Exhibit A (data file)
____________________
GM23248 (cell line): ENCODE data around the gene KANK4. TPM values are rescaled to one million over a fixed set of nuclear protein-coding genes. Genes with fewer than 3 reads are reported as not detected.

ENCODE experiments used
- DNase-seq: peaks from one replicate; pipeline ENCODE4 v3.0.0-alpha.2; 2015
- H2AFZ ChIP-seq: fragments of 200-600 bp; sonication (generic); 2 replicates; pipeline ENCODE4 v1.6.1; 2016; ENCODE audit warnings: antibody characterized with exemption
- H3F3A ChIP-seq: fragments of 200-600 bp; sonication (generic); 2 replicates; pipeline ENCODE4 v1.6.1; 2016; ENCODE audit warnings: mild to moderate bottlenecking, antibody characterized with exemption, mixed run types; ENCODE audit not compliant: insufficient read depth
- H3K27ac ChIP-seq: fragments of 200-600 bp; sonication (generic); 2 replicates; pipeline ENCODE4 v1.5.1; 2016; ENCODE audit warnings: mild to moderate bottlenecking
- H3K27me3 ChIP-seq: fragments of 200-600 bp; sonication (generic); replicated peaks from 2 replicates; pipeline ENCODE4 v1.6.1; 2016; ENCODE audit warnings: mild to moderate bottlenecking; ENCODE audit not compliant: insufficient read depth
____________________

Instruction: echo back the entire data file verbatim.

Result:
GM23248 (cell line): ENCODE data around the gene KANK4. TPM values are rescaled to one million over a fixed set of nuclear protein-coding genes. Genes with fewer than 3 reads are reported as not detected.

ENCODE experiments used
- DNase-seq: peaks from one replicate; pipeline ENCODE4 v3.0.0-alpha.2; 2015
- H2AFZ ChIP-seq: fragments of 200-600 bp; sonication (generic); 2 replicates; pipeline ENCODE4 v1.6.1; 2016; ENCODE audit warnings: antibody characterized with exemption
- H3F3A ChIP-seq: fragments of 200-600 bp; sonication (generic); 2 replicates; pipeline ENCODE4 v1.6.1; 2016; ENCODE audit warnings: mild to moderate bottlenecking, antibody characterized with exemption, mixed run types; ENCODE audit not compliant: insufficient read depth
- H3K27ac ChIP-seq: fragments of 200-600 bp; sonication (generic); 2 replicates; pipeline ENCODE4 v1.5.1; 2016; ENCODE audit warnings: mild to moderate bottlenecking
- H3K27me3 ChIP-seq: fragments of 200-600 bp; sonication (generic); replicated peaks from 2 replicates; pipeline ENCODE4 v1.6.1; 2016; ENCODE audit warnings: mild to moderate bottlenecking; ENCODE audit not compliant: insufficient read depth